Seed Viability

For many dedicated gardeners the 1995 gardening season is well under way. They began germinating their slow growing seeds in early- to mid- January. For many garden seeds, 8 weeks before the last frost will provide transplants of optimal size. Because many of our gardens are smaller than in the past, we often have seeds leftover from year to year. A commonly asked question is how long will the seeds remain viable?

Much of seed viability depends upon storage conditions. The ideal storage condition for seeds is somewhere cool and dry. For many homeowners a capped jar in the refrigerator serves the purpose. Just looking at the seed will often give an indication of seed quality. For seeds that are usually smooth and round or plump, they will not germinate well if they are pocked or wrinkled. Peas, corn, and many other seeds are normally wrinkled but may not look as good as they should.

If you are unsure of the seed quality, you can run a germination test. Count out at least 20 randomly picked seeds (50 is better, 100 is best). Spread the seeds on several layers of premoistened paper toweling and roll them up in the paper so the seeds stay separated from one another. Place the roll into a plastic bag and keep it in a warm place (70o to 80o F). Remember to label each roll with seed type. Check the seeds in two or three days, and every day thereafter for a week or so. When a root or cotyledon protrudes through the seed coat, the seed has germinated. When some seeds have sprouted, and a one-week wait indicates that no more are about to emerge, you can calculate your rate of germination. Divide the number of seeds germinated by the number of seeds tested to find out your germination percentage. If handled very carefully, germinated seeds may be planted in the garden (if the planting time is right) or in cell packs and peat pots for further growth. If the root or shoot is damaged in the transplanting process, the plant will not survive.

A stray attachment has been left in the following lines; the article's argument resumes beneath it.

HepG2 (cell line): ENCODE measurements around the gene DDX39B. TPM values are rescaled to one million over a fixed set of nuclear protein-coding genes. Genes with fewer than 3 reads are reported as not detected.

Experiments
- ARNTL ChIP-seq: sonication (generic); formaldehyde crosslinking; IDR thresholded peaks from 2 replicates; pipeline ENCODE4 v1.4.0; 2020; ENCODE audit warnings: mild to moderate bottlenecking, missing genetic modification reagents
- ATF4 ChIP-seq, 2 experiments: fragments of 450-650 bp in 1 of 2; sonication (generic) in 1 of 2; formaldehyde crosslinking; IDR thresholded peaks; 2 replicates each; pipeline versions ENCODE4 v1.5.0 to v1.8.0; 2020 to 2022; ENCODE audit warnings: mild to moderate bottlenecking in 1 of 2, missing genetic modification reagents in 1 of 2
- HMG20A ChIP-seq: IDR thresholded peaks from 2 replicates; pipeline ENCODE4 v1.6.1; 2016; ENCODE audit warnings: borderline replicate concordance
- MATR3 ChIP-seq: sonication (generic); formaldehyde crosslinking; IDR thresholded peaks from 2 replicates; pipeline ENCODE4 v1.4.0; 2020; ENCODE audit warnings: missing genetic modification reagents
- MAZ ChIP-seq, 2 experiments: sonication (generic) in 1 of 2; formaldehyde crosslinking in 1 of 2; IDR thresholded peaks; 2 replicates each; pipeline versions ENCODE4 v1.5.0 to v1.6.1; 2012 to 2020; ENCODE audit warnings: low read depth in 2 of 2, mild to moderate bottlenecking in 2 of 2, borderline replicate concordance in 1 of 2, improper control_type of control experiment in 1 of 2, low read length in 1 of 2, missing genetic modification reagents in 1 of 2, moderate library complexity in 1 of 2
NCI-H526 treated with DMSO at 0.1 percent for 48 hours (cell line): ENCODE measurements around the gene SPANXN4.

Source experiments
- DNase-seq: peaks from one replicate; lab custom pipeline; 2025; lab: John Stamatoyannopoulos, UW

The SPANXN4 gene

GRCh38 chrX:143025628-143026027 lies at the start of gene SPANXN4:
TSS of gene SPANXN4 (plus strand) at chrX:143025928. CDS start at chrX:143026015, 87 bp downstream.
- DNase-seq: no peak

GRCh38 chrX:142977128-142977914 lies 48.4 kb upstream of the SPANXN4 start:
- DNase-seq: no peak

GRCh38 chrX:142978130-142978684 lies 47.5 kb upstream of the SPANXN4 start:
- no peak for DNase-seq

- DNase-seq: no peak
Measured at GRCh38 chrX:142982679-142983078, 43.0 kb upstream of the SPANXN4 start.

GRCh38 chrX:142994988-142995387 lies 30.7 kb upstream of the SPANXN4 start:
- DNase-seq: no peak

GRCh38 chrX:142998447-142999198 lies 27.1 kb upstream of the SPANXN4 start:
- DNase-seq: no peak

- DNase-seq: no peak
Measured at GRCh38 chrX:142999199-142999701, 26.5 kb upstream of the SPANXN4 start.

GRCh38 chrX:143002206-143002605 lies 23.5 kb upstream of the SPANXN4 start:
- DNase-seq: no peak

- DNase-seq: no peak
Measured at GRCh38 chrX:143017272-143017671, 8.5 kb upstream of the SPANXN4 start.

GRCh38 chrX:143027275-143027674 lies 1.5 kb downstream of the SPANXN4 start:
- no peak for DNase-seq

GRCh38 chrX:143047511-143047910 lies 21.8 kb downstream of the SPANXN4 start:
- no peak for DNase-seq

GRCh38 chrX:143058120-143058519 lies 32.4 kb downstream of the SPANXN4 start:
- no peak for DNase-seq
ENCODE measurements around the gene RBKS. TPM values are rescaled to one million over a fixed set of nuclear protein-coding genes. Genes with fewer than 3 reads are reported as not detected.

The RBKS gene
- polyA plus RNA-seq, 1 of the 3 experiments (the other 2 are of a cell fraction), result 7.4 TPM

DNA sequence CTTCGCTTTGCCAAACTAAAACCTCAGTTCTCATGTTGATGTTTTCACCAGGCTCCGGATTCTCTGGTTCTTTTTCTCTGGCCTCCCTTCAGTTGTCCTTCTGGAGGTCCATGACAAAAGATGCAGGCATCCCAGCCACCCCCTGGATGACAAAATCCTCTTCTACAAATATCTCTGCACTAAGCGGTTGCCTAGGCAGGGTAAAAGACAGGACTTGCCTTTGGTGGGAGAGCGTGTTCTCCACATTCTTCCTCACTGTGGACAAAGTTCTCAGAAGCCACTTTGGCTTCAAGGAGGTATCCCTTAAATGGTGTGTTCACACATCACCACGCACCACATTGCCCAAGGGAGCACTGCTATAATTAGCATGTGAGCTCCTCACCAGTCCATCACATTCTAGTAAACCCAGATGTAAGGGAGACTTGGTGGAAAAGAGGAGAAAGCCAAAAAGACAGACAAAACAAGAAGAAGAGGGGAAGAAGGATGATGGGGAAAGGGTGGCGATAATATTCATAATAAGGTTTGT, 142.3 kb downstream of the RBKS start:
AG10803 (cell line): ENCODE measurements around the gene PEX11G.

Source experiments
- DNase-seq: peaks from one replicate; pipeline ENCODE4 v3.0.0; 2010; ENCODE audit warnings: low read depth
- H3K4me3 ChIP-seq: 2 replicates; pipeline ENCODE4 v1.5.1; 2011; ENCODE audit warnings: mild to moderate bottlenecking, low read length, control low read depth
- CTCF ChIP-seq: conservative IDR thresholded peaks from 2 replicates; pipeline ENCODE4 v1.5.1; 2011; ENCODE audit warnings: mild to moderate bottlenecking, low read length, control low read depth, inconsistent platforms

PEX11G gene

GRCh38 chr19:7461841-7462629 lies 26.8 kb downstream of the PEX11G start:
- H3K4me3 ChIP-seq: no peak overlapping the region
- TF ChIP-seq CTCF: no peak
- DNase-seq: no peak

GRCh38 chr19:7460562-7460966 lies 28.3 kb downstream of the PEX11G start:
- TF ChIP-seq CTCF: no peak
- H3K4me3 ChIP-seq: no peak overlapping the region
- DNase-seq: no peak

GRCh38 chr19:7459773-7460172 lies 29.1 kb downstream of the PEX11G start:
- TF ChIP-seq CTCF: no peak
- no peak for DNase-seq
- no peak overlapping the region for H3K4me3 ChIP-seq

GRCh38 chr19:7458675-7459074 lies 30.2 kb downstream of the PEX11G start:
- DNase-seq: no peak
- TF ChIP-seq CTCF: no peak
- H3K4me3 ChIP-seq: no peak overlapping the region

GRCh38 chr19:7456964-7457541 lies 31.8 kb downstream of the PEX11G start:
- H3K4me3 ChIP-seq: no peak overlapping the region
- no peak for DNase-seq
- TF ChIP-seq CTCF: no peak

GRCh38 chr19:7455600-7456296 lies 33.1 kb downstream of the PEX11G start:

How long will vegetable seeds last if stored properly?

Seed Type Years Seed Type Years
Asparagus 3 Muskmelons 5
Beans 3 Onions 1
Beets 4 Peas 3
Broccoli 5 Peppers 2
Cabbage 5 Pumpkins 4
Carrots 3 Radishes 5
Cauliflower 5 Spinach 5
Corn 2 Squash 4
Cucumbers 5 Tomatoes 4
Lettuce 5 Watermelons 4

If you have some seed left from past gardening seasons, you may not have to buy new this year. Reflect upon the storage conditions, visibly inspect the seed, and run a germination test to check the seed viability. You may end up having extra money in your gardening budget to buy additional seeds.

This article originally appeared in the March 3, 1995 issue, p. 16.

Links to this article are strongly encouraged, and this article may be republished without further permission if published as written and if credit is given to the author, Horticulture and Home Pest News, and Iowa State University Extension and Outreach. If this article is to be used in any other manner, permission from the author is required. This article was originally published on March 3, 1995. The information contained within may not be the most current and accurate depending on when it is accessed.